CalculateAngle block 80 is illustrated in FIG. 9 and is where the x and y position and velocity measurements are processed in order to calculate the angular detection of the device. The control structure is identical to the algorithms as presented above.

[0076]
At startup, the device 10 is initially freely oscillating at its natural frequency. An angular velocity, theta input, whose waveform is shown in FIG. 10 a, is inputted into the system. Plots of the output block variables, theta out, and phi out corresponding to the measured angular rate and angular position, respectively, are shown in FIGS. 10 b and 10 c. It is observed that the device 10 tracks the angular velocity very well with a slight phase lag due to the filter 72 used in the demodulation. The device 10 tracks the precession angle φ with no visible error.

[0077]
Many alterations and modifications may be made by those having ordinary skill in the art without departing from the spirit and scope of the invention. Therefore, it must be understood that the illustrated embodiment has been set forth only for the purposes of example and that it should not be taken as limiting the invention as defined by the following claims. For example, notwithstanding the fact that the elements of a claim are set forth below in a certain combination, it must be expressly understood that the invention includes other combinations of fewer, more or different elements, which are disclosed in above even when not initially claimed in such combinations.

[0078]
The words used in this specification to describe the invention and its various embodiments are to be understood not only in the sense of their commonly defined meanings, but to include by special definition in this specification structure, material or acts beyond the scope of the commonly defined meanings. Thus if an element can be understood in the context of this specification, as including more than one meaning, then its use in a claim must be understood as being generic to all possible meanings supported by the specification and by the word itself.

[0079]
The definitions of the words or elements of the following claims are, therefore, defined in this specification to include not only the combination of elements which are literally set forth, but all equivalent structure, material or acts for performing substantially the same function in substantially the same way to obtain substantially the same result. In this sense it is therefore contemplated that an equivalent substitution of two or more elements may be made for anyone of the elements in the claims below or that a single element may be substituted for two or more elements in a claim. Although elements may be described above as acting in certain combinations and even initially claimed as such, it is to be expressly understood that one or more elements from a claimed combination can in some cases be excised from the combination and that the claimed combination may be directed to a subcombination or variation of a subcombination.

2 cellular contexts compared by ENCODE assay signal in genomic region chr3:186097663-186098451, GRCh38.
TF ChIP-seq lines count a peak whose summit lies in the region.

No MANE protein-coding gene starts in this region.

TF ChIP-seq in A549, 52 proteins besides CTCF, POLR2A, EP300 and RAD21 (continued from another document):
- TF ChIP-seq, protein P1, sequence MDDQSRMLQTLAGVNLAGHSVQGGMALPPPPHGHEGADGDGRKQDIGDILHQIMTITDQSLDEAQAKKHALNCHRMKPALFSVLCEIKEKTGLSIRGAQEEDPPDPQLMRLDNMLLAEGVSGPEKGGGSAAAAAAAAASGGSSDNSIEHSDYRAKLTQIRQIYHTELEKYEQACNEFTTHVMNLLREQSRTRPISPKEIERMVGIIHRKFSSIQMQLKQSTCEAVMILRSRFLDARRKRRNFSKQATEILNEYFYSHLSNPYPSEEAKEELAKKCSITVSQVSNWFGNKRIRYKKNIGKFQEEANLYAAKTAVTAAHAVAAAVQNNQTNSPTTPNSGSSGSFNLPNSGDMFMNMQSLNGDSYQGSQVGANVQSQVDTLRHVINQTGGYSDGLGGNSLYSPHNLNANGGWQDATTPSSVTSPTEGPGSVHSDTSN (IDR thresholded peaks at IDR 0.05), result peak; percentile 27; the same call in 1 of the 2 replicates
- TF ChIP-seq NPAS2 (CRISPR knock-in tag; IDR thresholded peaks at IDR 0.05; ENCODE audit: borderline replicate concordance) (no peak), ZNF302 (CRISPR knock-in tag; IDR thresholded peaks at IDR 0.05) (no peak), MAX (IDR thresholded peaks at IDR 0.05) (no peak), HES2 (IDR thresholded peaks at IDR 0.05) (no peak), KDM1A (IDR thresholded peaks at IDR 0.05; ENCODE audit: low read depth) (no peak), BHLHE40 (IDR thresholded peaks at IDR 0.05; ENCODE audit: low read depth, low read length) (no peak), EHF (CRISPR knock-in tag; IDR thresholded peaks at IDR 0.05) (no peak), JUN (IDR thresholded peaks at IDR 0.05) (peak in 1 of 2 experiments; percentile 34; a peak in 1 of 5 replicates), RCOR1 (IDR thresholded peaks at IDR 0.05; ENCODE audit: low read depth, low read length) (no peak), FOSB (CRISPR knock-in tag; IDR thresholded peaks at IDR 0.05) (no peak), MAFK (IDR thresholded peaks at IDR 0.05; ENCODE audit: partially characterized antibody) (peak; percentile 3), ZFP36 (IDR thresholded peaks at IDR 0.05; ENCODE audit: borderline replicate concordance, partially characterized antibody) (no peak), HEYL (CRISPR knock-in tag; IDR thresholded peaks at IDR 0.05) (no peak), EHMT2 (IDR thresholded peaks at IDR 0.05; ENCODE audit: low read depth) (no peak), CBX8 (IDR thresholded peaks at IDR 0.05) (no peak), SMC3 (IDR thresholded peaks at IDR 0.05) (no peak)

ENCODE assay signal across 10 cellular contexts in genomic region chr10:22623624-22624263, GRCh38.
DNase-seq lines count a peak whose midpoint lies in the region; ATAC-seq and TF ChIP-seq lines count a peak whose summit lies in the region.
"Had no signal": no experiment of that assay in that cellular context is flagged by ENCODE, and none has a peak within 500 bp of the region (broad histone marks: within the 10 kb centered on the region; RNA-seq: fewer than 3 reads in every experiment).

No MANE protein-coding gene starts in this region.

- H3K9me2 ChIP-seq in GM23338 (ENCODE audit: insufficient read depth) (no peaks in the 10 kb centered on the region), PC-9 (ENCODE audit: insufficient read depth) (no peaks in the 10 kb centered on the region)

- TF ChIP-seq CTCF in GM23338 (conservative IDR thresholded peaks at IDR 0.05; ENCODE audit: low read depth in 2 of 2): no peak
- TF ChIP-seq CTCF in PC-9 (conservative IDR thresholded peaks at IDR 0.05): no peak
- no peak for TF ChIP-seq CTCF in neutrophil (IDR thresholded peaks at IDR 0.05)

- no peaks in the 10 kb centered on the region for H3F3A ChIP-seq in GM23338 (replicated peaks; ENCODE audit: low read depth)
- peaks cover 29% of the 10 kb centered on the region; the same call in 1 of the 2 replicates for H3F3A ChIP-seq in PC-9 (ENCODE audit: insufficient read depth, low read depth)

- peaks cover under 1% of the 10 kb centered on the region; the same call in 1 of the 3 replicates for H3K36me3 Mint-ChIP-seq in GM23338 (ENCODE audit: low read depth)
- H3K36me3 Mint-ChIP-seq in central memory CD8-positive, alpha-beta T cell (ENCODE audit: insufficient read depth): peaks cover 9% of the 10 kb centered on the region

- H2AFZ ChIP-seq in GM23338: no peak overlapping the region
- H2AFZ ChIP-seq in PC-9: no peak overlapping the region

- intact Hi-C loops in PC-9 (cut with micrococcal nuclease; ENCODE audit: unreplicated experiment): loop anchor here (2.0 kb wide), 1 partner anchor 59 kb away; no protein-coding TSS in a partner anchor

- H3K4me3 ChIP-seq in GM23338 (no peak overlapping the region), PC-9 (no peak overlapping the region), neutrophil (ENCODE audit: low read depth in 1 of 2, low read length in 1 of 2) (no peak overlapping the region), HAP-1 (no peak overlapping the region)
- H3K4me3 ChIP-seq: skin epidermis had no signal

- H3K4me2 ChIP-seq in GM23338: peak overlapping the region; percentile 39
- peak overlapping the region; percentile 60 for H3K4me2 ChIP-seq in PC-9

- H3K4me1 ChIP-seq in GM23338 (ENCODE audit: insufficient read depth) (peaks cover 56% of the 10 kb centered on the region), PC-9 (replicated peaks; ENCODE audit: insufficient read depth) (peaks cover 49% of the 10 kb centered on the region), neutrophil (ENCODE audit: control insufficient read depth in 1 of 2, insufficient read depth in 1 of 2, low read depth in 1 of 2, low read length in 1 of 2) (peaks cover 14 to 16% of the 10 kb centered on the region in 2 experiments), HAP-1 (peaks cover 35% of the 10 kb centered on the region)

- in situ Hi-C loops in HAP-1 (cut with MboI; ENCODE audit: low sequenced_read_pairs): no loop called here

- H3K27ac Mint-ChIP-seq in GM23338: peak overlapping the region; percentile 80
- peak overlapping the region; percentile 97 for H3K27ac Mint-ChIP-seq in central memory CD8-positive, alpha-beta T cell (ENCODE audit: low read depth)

[0080]
Insubstantial changes from the claimed subject matter as viewed by a person with ordinary skill in the art, now known or later devised, are expressly contemplated as being equivalently within the scope of the claims. Therefore, obvious substitutions now or later known to one with ordinary skill in the art are defined to be within the scope of the defined elements.

[0081]
The claims are thus to be understood to include what is specifically illustrated and described above, what is conceptionally equivalent, what can be obviously substituted and also what essentially incorporates the essential idea of the invention.